[Distutils] How to handle launcher script importability?

Jason R. Coombs jaraco at jaraco.com
Mon Aug 12 20:14:34 CEST 2013

> -----Original Message-----
> From: Distutils-SIG [mailto:distutils-sig-
> bounces+jaraco=jaraco.com at python.org] On Behalf Of PJ Eby
> Sent: Monday, 12 August, 2013 11:22
> On Mon, Aug 12, 2013 at 10:32 AM, Paul Moore <p.f.moore at gmail.com>
> wrote:
> > On 12 August 2013 14:01, PJ Eby <pje at telecommunity.com> wrote:
> >
> > As far as zipped Python applications are concerned (pyz), these can be
> > created by just using a pys file containing a #! line prepended to the
> > zip file. Certainly, it's a binary file with a filename that would
> > normally indicate a text file format, but is that any less true on
> > Unix when users create these files? I don't know what the user
> > experience with zipped Python applications on Unix is like - I doubt
> > it's *that* much better than on Windows. Probably the reality is that
> > nobody uses zipped applications anyway, so the problems haven't been
> > identified yet. Maybe the pyz PEP would bet better rewritten to
> > propose providing tools to create and manage zipped Python
> > applications, but *not* to require new extensions, merely to reuse
> > existing ones (pys on Windows, no extension on Unix) with binary (zipped)
> content.
> Seems reasonable...  but then somebody will need to write another PEP for
> the file extension(s) issue.

My preference is to reject the idea of the side-by-side executable launcher. 
There are several downsides that I'm trying to avoid by moving away from the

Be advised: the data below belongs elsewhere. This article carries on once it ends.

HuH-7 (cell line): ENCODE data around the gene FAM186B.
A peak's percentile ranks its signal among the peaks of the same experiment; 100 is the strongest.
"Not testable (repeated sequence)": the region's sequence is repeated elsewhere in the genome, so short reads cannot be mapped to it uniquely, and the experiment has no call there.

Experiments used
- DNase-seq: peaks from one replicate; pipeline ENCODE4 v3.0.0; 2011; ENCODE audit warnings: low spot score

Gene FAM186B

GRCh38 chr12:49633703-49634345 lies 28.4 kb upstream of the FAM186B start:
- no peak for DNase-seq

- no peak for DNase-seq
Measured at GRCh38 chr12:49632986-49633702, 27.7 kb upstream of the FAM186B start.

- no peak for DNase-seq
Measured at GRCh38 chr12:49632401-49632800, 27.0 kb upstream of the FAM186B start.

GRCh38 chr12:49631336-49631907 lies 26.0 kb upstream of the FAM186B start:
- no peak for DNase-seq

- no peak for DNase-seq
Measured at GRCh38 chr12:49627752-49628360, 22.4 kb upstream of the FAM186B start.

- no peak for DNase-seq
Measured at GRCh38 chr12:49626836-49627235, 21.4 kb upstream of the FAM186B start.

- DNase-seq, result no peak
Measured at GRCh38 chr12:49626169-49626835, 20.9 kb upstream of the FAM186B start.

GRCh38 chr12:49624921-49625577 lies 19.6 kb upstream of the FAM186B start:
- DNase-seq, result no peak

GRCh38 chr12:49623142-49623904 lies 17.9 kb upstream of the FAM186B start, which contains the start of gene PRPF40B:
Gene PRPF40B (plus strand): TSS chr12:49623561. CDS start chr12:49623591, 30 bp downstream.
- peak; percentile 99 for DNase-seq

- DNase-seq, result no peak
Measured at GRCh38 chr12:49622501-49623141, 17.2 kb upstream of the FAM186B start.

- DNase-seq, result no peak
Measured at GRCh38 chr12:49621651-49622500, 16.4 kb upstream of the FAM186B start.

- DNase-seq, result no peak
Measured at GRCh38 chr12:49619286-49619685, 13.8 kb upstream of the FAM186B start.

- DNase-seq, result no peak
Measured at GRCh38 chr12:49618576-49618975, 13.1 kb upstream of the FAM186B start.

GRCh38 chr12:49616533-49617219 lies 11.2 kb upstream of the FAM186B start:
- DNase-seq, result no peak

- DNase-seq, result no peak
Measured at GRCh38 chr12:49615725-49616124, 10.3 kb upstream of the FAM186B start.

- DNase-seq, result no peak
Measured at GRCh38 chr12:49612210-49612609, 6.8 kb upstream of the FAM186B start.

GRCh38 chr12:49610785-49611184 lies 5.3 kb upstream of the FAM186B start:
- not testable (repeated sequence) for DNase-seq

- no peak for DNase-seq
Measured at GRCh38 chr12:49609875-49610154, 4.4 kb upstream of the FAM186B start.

1. Disparity with Unix. Better parity means cleaner code, easier 
documentation, and less confusion moving from platform to platform.
2. Executables that look like installers. If a launcher executable is used and 
Windows detects that it "looks like" an installer and it's a 32-bit executable 
and it doesn't have a manifest to disable the functionality, Windows will 
execute the file in a separate UAC context (often in a separate Window).
3. Additional files are needed. In particular, due to (2), a manifest must be 
provided for 32-bit executables.
4. Word size accounting. It's not clear to me what word size is needed. 32-bit 
may be sufficient, though 64-bit seem to have some advantages: a manifest is 
not needed, and it can match the word size of the installed Python executable 
(for consistency). Setuptools currently provides both (and installs the one 
that matches the Python executable).
5. Platform support. We're fortunate that Windows is one of the most stable 
binary platforms out there. Nevertheless, Setuptools recently got support for 
AMD binaries in the launcher. By relying on an external launcher, the launcher 
becomes responsible for platform support.
6. Two to three files to do the job of one. In fact, the "job" isn't much more 
than to invoke code elsewhere, so it seems ugly to require as many as three 
files to do the job. Then multiply that by the Python-specific version and you 
have up to six files for a single script.
7. Obfuscation of purpose. A single script pretty directly communicates its 
purpose. When there are multiple files, it's not obvious why they exist or 
what their purpose is. Indeed, I went years without realizing we had an open 
issue in Distribute due to a missing manifest (which was fixed in Setuptools), 
all because I used the 64-bit executable. While it may take some time for the 
community to learn what a '.pyl' is, it's easily documented and simple to 
grasp, unlike the subtle and sometimes implicit nuances (and fragility) of a